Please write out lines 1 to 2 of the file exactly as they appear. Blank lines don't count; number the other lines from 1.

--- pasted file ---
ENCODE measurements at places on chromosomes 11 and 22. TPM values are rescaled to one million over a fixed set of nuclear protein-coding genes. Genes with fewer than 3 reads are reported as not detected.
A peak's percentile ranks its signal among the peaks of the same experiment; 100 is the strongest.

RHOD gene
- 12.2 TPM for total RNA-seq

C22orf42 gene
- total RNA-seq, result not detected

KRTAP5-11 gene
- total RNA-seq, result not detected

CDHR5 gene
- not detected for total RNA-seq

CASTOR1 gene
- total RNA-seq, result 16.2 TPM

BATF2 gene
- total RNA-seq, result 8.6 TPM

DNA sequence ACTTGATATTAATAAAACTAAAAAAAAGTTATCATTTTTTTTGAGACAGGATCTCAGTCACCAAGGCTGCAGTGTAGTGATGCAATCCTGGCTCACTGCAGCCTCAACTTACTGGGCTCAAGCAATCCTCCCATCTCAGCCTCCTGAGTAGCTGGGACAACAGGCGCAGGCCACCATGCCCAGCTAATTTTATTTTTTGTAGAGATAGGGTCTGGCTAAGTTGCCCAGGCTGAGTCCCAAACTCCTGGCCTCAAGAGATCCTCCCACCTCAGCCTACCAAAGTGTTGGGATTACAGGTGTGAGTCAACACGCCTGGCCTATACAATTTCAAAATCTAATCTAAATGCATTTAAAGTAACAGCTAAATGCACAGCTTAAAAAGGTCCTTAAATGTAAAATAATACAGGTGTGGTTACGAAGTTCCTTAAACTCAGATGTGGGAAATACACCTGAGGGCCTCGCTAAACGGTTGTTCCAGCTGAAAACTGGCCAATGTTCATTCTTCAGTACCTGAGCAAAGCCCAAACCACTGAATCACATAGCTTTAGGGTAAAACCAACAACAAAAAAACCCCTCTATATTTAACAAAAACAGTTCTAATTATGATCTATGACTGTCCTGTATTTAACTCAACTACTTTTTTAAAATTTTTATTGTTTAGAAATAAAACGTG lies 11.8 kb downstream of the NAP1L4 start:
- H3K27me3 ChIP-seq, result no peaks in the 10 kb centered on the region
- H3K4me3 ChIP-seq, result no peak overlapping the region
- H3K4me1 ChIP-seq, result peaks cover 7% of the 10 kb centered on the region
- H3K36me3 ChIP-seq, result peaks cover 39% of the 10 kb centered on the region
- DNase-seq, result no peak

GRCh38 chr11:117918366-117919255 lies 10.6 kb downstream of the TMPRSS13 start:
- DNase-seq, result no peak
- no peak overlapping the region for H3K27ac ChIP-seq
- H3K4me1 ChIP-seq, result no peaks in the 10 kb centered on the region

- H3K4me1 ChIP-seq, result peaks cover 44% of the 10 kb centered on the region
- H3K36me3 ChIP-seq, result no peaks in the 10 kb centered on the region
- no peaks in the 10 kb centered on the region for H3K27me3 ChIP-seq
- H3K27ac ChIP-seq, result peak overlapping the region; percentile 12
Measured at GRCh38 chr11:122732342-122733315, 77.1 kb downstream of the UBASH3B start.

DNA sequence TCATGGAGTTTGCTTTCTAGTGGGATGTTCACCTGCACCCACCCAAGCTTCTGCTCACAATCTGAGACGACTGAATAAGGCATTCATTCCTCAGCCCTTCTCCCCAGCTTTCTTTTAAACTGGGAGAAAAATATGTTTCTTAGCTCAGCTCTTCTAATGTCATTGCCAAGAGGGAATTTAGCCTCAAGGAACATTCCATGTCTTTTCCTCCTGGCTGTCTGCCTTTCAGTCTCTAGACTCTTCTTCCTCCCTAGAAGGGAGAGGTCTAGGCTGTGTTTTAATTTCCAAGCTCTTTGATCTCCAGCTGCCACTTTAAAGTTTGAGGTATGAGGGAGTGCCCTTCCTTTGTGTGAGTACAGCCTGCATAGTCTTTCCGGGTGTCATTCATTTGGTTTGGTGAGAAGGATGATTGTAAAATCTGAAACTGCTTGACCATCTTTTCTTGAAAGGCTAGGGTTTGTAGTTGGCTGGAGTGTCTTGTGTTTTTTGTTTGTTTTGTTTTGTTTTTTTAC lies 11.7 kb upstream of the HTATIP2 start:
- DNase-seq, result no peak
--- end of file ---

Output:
ENCODE measurements at places on chromosomes 11 and 22. TPM values are rescaled to one million over a fixed set of nuclear protein-coding genes. Genes with fewer than 3 reads are reported as not detected.
A peak's percentile ranks its signal among the peaks of the same experiment; 100 is the strongest.